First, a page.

Four teams get the NFL’s postseason started on Saturday, featuring four quarterbacks making their postseason starting debuts.

Seattle veteran Geno Smith spent years trying to find a starting job before settling with the Seahawks this season. They will travel to face rookie Brock Purdy and the San Francisco 49ers in Saturday’s first game. Purdy was the last player taken in this year’s draft but has produced immediately – winning five straight starts since he took over for the injured Jimmy Garappolo.

The nightcap features two of the league’s up-and-coming young quarterbacks: Justin Herbert and the Los Angeles Chargers head to Jacksonville, where they’ll face 2021 No. 1 overall pick Trevor Lawrence and the Jaguars.

Seven of the 14 teams in this year’s playoffs didn’t make the field last season, giving the NFL’s upcoming wild-card weekend a mix of traditional powerhouses and underdogs.

There will be three games on Sunday: Miami at Buffalo, Baltimore at Cincinnati and the New York Giants at Minnesota. The opening weekend wraps up on Monday night with Tom Brady and the Tampa Bay Bucs hosting the Dallas Cowboys.

The Seahawks were the last team to make the field after Detroit beat Green Bay 20-16 on Sunday night. The Lions were eliminated from playoff contention earlier Sunday when the Seahawks beat the Rams, but Detroit pushed past the disappointment to deny Aaron Rodgers and the division rival Packers a spot in the postseason.

The No. 1 overall seed in the AFC was claimed by Kansas City with its 31-13 win over Las Vegas in Week 18. The NFC’s top spot was taken by Philadelphia, which beat the Giants 22-16. Those teams get the weekend off before playing in the divisional round next weekend.

Here’s a look at some other developments as the postseason approaches:

WHAT’S THE WILD-CARD SCHEDULE?

SATURDAY

Seattle Seahawks at San Francisco 49ers, 4:30 p.m. EST, Fox

Los Angeles Chargers at Jacksonville Jaguars, 8:15 p.m. EST, NBC

SUNDAY

Miami Dolphins at Buffalo Bills, 1 p.m. EST, CBS

New York Giants at Minnesota Vikings, 4:30 p.m. EST, Fox

Baltimore Ravens at Cincinnati Bengals, 8:15 p.m. EST, NBC

MONDAY

Dallas Cowboys at Tampa Bay Buccaneers, 8:15 p.m. EST, ESPN/ABC

WHAT’S THE FORMAT FOR THE PLAYOFFS?

This is the third straight year of the current NFL playoff format, which includes the top seven teams from both the AFC and the NFC.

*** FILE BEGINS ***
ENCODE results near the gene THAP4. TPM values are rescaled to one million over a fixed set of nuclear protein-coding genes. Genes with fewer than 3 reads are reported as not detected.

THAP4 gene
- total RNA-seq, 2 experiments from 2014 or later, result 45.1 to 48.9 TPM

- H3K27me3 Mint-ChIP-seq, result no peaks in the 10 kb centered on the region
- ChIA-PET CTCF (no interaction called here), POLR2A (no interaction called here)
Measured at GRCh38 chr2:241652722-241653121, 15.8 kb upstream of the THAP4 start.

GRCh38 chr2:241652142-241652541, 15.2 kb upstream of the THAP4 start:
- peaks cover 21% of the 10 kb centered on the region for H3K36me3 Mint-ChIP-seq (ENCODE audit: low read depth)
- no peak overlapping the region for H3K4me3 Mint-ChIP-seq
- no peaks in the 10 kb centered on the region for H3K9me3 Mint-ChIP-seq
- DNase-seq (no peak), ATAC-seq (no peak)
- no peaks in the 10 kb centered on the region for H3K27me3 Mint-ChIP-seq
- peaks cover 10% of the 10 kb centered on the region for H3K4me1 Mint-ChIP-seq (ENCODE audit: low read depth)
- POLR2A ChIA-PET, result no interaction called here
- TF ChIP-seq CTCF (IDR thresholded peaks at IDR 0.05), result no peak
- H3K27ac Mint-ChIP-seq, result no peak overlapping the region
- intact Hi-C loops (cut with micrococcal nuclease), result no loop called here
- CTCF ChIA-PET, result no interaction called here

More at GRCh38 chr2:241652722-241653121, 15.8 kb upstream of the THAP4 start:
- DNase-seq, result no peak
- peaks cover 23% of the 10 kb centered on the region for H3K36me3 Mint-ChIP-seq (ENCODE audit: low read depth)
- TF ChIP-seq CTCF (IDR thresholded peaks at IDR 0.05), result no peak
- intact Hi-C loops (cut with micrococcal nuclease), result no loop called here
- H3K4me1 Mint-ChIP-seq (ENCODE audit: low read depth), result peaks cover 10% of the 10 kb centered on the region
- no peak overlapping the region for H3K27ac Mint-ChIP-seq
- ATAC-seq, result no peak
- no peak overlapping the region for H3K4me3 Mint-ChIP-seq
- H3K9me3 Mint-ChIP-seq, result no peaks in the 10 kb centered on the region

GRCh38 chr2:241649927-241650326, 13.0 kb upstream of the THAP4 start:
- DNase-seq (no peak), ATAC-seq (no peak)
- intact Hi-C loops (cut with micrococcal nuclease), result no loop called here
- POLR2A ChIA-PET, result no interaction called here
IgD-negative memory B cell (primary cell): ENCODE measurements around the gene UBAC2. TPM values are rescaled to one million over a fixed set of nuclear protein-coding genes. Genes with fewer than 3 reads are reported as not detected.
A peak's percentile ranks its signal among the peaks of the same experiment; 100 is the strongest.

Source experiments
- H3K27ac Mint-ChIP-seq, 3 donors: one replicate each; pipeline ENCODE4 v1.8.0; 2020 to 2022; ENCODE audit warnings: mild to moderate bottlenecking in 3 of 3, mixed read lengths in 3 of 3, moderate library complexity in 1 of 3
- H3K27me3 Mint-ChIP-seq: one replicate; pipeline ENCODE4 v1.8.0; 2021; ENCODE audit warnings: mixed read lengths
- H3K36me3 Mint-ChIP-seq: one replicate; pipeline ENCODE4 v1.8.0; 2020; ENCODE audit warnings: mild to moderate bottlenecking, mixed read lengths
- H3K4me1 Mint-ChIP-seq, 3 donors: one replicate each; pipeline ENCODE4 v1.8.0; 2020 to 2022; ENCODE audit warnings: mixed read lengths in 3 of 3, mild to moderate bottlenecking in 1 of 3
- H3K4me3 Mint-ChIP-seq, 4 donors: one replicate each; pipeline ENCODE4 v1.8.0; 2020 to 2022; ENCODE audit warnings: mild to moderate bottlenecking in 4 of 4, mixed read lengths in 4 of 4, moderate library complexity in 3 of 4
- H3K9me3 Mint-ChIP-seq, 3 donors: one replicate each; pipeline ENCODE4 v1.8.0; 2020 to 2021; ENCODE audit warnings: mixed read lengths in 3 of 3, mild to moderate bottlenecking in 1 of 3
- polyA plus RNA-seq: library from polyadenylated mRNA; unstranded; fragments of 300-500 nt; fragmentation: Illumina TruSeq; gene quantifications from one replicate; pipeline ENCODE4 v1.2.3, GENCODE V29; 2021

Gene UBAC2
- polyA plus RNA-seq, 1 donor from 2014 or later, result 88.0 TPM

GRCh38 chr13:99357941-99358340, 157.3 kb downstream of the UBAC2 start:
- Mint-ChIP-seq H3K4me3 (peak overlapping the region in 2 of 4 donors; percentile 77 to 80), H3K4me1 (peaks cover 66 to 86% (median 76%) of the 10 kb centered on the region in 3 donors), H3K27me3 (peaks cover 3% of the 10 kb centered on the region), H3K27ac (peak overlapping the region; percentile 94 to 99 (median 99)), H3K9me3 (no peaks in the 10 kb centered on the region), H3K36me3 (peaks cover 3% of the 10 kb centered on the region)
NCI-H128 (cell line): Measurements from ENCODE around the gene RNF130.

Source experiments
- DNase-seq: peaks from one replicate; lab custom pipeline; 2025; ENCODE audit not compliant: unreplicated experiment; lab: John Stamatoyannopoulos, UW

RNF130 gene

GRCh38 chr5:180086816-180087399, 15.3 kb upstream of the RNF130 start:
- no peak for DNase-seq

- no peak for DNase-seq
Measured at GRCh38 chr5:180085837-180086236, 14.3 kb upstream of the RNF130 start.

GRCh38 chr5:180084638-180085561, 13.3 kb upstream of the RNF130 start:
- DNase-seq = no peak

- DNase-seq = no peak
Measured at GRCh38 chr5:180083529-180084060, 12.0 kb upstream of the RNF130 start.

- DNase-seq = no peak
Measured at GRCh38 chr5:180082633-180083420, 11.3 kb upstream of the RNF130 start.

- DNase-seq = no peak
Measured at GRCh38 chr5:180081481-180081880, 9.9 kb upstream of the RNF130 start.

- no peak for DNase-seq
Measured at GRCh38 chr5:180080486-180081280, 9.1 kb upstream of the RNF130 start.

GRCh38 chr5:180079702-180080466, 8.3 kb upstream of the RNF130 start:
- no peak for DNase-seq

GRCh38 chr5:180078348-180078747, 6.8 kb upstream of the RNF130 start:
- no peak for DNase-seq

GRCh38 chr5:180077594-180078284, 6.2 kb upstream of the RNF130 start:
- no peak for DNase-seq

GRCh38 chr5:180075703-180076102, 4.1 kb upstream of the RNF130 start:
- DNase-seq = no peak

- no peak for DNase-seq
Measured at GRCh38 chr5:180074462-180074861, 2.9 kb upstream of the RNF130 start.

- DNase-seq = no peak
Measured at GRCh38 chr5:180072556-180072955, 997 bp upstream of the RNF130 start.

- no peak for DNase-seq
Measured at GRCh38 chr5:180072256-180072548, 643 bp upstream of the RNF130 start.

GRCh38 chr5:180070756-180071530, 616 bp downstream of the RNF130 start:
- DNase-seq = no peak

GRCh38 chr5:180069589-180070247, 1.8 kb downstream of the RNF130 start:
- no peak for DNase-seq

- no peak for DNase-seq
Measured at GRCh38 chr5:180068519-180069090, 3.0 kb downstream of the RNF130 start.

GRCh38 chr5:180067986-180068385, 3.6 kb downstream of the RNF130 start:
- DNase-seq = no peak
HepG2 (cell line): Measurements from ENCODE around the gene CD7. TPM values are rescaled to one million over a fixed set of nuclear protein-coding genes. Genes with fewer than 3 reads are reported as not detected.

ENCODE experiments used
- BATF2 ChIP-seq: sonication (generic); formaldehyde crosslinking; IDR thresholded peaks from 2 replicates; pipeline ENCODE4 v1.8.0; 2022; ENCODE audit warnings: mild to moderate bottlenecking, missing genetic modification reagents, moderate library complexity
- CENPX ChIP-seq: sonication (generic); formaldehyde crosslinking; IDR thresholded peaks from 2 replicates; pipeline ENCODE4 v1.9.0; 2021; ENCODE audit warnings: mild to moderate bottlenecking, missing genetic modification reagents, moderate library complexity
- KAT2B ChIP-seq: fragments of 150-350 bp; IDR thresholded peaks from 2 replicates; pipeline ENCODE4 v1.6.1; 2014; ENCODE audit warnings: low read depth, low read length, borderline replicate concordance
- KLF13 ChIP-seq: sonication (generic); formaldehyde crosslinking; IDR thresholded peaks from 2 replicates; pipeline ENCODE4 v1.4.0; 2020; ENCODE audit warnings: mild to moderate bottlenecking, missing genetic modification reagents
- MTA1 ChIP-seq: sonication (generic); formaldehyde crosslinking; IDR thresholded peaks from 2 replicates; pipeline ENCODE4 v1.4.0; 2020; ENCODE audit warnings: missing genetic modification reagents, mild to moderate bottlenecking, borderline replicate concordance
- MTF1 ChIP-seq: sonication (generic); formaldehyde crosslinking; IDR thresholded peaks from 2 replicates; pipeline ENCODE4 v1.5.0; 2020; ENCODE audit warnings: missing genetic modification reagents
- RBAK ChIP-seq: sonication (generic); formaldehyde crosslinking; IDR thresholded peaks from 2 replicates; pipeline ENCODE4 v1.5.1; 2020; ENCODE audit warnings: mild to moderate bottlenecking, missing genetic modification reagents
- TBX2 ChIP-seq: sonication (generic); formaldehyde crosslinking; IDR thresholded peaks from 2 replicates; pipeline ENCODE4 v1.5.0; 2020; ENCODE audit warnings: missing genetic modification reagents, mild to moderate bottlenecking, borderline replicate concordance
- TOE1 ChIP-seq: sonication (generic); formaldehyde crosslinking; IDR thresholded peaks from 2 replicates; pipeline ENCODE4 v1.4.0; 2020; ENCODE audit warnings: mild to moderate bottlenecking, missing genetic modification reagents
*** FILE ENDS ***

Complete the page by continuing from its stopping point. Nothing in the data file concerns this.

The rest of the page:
The four division winners in both conferences automatically get the top four seeds, regardless of record, and then the top three teams with the best record that didn’t win their division are the wild-card selections. That’s why it’s fairly common for a wild-card selection to have a better record – but worse playoff seeding – than a team that finished as a division winner.

The No. 1-seeded team in each conference gets a bye into the second round – that’s the Chiefs and Eagles – while No. 2 hosts No. 7, No. 3 hosts No. 6 and No. 4 hosts No. 5 during the wild-card weekend.

The NFL re-seeds teams after each playoff round. That means no matter how the bracket started, the lowest-seeded team will always travel to the highest-seeded team.

There are four rounds to the playoffs: The wild-card round is this weekend, the divisional round is Jan. 21-22, the conference championship games are on Jan. 29 and the Super Bowl is scheduled for Feb. 12 in Glendale, Arizona.

WHAT CHANGED WITH THE BILLS-BENGALS CANCELLATION?

Players and fans watched in horror on Jan. 2 as Buffalo Bills safety Damar Hamlin collapsed on the field at Cincinnati when his heart stopped and had to be given CPR before leaving the field in an ambulance. Over the next 10 days, those same players and fans have reacted with joy at news of Hamlin’s recovery.

That’s made it much easier to focus on the playoffs.

The cancellation of the Bills-Bengals game because of Hamlin’s injury could lead to one big change to the AFC playoff format.

The AFC championship game would be played on a neutral site if the Chiefs and Bills reach that point under a rule adjustment approved by NFL owners last Friday. That’s because Buffalo (13-3) played one fewer game than Kansas City (14-3) and missed out on a chance to earn the top seed. The Bills beat the Chiefs 24-20 on Oct. 16 and would have held the tiebreaker had the teams finished with the same record. Buffalo lost 42-36 at Kansas City in a divisional-round classic last season.

The Chiefs would host the AFC title game against any other team, including the third-seeded Bengals (12-4).

WHAT ARE THE GOOD GAMES AFTER SATURDAY?

There’s not a bad matchup in the bunch but a couple stand out.

– Cowboys at Bucs: Brady suffered through his first losing season in his 23-year career, but even at 8-9, the Bucs won the NFC South. They’ll face the Cowboys, who were 12-5 and always attract a white-hot spotlight. They’ll play Monday night.

– Ravens at Bengals: The AFC North rivals will meet for the third time this season on Sunday. It looks like the Baltimore Ravens will be without quarterback and former MVP Lamar Jackson. Instead it could be Tyler Huntley under center, who would be making his first postseason start. He’ll face the Bengals and Joe Burrow, who lost the Super Bowl to the Rams last season.

AP Pro Football Writer Rob Maaddi contributed to this report.

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